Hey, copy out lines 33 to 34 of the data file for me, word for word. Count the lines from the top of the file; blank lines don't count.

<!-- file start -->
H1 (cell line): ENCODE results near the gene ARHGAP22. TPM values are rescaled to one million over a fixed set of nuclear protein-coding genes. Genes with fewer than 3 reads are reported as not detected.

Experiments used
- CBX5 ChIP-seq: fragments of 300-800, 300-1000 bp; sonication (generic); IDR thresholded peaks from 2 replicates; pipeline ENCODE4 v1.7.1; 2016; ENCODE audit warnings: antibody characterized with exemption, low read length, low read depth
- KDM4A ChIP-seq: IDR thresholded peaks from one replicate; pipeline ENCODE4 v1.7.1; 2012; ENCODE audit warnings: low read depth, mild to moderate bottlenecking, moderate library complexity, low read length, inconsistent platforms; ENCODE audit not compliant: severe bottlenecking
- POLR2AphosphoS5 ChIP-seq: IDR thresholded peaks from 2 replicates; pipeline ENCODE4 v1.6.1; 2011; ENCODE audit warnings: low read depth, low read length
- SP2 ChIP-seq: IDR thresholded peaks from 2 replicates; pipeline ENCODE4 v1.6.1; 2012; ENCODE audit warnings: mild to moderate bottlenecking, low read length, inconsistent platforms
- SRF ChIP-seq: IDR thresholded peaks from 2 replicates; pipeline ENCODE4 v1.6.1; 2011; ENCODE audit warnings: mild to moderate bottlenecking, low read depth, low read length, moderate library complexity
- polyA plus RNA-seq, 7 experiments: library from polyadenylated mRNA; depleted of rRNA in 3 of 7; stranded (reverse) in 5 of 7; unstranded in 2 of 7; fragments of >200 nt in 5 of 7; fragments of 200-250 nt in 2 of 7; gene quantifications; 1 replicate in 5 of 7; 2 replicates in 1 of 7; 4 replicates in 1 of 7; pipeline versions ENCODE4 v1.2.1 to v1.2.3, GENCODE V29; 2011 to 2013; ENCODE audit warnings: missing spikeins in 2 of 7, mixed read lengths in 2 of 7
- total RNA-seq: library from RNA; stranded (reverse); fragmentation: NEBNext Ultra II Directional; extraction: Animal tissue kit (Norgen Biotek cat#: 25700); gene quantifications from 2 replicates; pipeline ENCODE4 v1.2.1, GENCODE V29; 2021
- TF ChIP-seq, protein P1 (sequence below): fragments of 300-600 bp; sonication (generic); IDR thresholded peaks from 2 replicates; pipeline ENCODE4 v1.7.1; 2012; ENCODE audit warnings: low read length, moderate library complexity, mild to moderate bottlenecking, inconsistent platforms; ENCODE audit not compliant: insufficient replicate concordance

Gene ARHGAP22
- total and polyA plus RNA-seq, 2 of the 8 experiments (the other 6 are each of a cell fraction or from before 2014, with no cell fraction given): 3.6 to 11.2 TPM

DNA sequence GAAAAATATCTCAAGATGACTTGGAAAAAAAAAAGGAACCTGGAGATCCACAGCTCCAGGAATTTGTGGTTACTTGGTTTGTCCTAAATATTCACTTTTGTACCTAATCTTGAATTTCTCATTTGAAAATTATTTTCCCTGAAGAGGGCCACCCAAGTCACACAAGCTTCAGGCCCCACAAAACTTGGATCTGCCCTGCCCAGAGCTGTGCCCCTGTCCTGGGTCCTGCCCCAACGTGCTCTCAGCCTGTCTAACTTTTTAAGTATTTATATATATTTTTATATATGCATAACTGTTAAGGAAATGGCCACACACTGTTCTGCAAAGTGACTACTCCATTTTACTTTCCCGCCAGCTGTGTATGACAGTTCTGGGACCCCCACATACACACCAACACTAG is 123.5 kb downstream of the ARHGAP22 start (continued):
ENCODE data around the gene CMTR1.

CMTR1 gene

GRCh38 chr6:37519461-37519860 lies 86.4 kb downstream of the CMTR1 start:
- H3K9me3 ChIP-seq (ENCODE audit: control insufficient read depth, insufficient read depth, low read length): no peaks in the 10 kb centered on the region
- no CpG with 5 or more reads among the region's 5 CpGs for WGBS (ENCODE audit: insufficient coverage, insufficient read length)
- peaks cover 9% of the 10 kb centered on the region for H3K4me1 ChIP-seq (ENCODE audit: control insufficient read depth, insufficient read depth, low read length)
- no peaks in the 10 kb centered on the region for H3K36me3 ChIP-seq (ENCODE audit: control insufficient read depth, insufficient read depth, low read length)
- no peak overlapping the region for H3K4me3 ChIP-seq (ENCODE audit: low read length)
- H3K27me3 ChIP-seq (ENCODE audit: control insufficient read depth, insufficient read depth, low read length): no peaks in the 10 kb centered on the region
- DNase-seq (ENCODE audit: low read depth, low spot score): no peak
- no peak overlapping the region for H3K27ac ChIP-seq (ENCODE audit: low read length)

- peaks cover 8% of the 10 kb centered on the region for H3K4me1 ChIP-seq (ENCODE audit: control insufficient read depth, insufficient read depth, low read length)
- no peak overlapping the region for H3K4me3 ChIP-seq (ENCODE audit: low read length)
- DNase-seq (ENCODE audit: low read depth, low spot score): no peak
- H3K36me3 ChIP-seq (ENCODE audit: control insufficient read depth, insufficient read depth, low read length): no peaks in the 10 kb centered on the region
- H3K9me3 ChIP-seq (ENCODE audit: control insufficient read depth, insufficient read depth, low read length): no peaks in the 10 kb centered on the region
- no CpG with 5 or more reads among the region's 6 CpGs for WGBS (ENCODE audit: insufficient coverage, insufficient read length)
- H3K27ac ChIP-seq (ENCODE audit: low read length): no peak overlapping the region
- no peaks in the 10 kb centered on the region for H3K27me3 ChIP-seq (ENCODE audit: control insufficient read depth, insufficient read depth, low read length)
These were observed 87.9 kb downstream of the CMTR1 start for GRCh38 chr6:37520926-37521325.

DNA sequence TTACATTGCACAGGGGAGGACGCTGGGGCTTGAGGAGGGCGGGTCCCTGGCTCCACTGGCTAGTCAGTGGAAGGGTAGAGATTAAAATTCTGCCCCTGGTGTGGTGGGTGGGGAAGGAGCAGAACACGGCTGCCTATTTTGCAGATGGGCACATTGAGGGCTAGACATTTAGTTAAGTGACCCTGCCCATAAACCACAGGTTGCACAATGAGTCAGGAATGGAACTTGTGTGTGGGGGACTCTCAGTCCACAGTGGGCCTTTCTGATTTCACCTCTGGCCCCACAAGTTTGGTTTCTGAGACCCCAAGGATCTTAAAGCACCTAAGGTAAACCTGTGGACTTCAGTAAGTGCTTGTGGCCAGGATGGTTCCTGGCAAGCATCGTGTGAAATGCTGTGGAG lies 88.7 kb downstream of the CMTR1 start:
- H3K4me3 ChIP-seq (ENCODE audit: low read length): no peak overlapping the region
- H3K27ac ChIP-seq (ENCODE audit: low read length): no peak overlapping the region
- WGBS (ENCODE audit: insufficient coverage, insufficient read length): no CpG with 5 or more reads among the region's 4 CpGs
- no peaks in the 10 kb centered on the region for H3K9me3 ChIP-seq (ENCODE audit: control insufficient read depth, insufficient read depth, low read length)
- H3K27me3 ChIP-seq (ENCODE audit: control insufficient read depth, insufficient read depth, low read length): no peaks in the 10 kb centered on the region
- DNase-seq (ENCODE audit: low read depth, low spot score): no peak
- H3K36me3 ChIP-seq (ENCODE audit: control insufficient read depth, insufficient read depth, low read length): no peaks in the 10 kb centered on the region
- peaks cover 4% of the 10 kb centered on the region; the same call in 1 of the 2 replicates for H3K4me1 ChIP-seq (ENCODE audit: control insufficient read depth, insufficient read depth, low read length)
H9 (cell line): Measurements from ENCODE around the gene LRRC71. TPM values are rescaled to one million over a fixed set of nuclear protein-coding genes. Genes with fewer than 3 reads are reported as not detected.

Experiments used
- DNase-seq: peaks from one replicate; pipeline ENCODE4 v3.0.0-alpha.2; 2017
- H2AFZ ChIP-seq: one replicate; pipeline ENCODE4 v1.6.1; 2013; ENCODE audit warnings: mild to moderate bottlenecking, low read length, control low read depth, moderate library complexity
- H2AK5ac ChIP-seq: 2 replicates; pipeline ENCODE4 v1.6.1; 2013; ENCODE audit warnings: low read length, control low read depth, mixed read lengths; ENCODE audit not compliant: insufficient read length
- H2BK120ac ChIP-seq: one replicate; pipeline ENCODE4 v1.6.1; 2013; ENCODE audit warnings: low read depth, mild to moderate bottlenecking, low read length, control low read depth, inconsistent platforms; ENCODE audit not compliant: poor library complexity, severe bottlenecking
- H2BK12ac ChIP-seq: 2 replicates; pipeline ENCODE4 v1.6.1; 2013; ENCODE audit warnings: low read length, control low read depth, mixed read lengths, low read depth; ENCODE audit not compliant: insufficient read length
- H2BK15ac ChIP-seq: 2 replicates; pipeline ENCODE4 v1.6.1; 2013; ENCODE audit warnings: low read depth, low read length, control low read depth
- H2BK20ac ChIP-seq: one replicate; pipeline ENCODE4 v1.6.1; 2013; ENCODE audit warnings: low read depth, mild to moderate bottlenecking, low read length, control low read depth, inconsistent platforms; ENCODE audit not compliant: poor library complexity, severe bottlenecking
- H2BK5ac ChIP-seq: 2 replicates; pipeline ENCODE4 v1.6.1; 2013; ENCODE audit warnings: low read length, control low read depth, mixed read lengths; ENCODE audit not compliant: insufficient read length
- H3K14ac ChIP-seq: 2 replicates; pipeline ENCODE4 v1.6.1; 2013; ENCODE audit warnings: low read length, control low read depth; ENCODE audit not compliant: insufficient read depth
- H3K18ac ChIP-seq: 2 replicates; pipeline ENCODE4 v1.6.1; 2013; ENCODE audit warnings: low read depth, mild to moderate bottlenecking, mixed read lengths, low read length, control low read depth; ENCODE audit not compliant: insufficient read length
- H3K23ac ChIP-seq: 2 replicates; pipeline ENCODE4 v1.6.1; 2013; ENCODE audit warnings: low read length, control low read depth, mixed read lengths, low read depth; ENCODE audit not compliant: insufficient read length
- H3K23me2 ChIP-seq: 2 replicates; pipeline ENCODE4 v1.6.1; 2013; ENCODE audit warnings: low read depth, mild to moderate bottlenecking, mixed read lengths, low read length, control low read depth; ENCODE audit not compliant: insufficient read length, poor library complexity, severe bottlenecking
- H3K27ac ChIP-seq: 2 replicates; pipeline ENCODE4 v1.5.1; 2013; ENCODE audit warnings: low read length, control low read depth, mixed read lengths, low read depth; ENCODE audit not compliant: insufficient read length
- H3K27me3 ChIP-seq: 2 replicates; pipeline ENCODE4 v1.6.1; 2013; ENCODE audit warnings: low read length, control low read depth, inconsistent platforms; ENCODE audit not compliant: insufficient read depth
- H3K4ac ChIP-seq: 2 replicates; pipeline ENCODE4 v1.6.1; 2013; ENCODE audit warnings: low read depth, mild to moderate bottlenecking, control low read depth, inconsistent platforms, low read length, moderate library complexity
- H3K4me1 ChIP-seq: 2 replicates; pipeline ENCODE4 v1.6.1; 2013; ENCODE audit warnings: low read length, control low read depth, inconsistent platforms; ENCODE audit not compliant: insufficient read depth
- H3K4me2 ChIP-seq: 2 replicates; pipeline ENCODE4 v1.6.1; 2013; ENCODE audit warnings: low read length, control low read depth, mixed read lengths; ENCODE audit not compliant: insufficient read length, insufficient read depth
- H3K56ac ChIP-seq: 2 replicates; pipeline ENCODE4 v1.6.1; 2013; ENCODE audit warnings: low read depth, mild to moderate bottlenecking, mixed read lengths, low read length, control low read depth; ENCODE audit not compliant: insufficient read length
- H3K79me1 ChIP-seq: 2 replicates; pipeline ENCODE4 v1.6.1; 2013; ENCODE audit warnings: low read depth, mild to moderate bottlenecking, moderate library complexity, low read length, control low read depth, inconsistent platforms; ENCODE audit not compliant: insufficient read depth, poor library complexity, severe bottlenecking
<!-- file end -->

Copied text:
These were observed 87.9 kb downstream of the CMTR1 start for GRCh38 chr6:37520926-37521325.

DNA sequence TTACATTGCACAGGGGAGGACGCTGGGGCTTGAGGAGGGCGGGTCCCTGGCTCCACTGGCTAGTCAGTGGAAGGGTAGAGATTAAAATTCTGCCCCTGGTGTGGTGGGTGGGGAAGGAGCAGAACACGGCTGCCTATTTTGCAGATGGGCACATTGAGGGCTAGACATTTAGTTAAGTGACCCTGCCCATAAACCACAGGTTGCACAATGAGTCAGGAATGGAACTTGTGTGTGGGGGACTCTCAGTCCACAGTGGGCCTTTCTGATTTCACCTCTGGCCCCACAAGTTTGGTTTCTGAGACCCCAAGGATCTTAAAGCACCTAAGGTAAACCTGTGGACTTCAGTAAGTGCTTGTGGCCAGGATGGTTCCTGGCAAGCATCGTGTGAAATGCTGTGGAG lies 88.7 kb downstream of the CMTR1 start: